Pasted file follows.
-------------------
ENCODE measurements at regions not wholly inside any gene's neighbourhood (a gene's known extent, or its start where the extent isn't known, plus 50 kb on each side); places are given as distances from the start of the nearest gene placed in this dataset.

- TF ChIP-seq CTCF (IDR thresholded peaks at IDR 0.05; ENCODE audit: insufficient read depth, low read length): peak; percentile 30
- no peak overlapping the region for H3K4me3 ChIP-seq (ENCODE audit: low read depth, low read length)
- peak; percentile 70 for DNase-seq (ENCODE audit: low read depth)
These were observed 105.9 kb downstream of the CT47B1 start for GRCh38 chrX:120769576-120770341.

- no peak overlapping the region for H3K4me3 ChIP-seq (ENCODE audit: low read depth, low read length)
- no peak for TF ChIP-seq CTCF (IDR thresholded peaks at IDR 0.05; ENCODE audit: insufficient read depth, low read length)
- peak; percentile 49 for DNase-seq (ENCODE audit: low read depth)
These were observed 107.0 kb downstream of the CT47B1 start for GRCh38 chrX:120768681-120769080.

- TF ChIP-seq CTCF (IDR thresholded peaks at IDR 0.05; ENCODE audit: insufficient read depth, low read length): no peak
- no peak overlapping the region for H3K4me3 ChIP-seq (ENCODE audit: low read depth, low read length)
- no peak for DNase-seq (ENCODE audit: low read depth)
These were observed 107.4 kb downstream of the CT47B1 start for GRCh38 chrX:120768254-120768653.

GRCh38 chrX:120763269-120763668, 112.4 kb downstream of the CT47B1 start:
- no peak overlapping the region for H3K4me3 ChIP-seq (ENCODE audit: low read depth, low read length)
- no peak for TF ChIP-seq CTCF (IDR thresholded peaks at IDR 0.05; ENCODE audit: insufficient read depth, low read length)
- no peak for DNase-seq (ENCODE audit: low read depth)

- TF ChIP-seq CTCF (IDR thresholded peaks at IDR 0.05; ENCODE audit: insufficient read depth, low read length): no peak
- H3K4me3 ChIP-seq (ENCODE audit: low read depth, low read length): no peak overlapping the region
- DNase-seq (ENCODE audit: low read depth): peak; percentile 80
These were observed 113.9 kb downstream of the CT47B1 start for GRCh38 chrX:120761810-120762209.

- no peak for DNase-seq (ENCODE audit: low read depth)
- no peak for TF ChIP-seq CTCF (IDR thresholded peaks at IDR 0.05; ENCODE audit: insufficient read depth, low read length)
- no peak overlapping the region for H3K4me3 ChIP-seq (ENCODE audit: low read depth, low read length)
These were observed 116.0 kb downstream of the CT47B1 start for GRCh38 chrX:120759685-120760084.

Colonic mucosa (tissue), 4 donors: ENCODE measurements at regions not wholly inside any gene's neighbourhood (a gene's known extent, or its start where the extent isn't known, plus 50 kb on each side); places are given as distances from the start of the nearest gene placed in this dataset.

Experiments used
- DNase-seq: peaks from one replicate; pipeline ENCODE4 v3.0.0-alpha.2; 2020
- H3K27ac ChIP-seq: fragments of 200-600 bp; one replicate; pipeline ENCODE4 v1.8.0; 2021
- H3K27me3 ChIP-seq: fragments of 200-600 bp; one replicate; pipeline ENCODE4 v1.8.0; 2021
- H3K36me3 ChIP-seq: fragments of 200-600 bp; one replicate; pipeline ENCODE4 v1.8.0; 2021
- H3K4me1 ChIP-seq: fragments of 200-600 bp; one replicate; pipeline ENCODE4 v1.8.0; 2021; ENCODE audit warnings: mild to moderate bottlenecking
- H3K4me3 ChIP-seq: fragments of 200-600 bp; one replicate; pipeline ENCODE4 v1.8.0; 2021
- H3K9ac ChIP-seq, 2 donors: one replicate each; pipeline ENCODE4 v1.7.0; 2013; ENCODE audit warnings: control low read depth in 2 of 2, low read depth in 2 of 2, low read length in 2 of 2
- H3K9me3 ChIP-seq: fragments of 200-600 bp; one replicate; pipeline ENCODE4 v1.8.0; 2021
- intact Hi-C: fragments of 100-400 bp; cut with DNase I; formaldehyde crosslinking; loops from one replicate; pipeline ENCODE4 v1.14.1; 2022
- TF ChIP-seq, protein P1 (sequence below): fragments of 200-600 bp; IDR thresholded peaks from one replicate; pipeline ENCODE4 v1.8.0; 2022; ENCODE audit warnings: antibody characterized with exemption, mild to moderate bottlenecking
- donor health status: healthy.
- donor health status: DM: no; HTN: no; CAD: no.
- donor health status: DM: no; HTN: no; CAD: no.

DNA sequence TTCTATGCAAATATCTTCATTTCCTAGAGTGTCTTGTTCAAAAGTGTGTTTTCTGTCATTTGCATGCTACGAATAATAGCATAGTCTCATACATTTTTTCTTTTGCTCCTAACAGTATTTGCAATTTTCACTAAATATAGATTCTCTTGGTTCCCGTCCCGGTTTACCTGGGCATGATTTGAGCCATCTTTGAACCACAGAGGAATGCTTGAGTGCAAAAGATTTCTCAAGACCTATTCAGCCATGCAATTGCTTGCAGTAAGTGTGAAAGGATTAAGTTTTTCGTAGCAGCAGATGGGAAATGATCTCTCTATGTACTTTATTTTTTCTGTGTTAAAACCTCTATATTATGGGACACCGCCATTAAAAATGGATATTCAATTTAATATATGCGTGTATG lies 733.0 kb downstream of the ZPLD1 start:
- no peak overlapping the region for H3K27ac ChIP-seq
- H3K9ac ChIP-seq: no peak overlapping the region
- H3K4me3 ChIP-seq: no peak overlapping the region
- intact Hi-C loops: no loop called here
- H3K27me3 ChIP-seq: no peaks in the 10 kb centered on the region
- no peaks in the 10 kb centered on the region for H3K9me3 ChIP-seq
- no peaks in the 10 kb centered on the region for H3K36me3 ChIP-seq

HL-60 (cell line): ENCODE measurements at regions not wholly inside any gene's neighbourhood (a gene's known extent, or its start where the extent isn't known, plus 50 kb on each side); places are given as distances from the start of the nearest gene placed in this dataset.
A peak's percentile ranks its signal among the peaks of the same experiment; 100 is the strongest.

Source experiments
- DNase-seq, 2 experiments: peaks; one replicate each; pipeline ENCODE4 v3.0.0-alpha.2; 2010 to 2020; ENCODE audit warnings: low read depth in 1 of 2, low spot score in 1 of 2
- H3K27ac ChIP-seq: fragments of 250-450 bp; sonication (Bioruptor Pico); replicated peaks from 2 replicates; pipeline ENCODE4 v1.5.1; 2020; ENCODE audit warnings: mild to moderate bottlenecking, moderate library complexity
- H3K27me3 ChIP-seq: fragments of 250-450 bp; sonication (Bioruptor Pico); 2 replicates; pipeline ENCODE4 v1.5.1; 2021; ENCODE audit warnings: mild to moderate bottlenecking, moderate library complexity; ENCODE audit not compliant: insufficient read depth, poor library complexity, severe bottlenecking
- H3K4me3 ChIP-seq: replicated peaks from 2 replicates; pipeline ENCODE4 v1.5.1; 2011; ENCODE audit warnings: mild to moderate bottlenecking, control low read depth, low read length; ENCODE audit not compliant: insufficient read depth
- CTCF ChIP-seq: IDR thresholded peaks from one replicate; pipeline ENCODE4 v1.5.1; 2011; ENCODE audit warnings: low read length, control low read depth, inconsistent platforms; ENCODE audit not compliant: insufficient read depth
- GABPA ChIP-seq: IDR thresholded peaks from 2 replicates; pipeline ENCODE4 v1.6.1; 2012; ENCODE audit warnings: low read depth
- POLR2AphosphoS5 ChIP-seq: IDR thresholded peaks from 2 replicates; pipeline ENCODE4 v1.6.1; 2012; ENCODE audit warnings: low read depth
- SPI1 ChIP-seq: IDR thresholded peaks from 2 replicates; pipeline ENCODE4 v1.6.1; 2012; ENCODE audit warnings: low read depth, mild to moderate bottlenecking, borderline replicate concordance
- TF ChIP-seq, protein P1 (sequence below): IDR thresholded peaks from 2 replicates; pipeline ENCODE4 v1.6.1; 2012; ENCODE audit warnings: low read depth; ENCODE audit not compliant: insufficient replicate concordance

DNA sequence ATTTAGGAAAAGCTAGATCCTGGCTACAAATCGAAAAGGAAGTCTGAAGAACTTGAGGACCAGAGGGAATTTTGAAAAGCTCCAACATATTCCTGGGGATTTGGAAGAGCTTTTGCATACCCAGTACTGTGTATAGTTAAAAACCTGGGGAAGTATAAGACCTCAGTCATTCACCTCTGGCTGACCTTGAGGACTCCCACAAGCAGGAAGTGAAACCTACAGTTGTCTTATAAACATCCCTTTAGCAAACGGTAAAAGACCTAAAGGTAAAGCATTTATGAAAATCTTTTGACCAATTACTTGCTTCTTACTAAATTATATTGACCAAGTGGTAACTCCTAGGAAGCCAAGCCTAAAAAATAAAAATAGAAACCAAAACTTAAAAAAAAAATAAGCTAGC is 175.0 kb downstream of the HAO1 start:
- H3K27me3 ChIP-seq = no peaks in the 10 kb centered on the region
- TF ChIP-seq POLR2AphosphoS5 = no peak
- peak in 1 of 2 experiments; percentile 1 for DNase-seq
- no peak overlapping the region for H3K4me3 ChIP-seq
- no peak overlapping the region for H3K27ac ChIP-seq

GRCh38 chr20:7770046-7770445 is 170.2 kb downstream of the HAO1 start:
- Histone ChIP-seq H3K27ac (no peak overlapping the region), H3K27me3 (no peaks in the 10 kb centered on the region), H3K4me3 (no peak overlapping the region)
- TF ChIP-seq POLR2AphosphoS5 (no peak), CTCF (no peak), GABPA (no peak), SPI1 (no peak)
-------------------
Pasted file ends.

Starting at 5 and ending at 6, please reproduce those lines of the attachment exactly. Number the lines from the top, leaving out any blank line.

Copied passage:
These were observed 105.9 kb downstream of the CT47B1 start for GRCh38 chrX:120769576-120770341.

- no peak overlapping the region for H3K4me3 ChIP-seq (ENCODE audit: low read depth, low read length)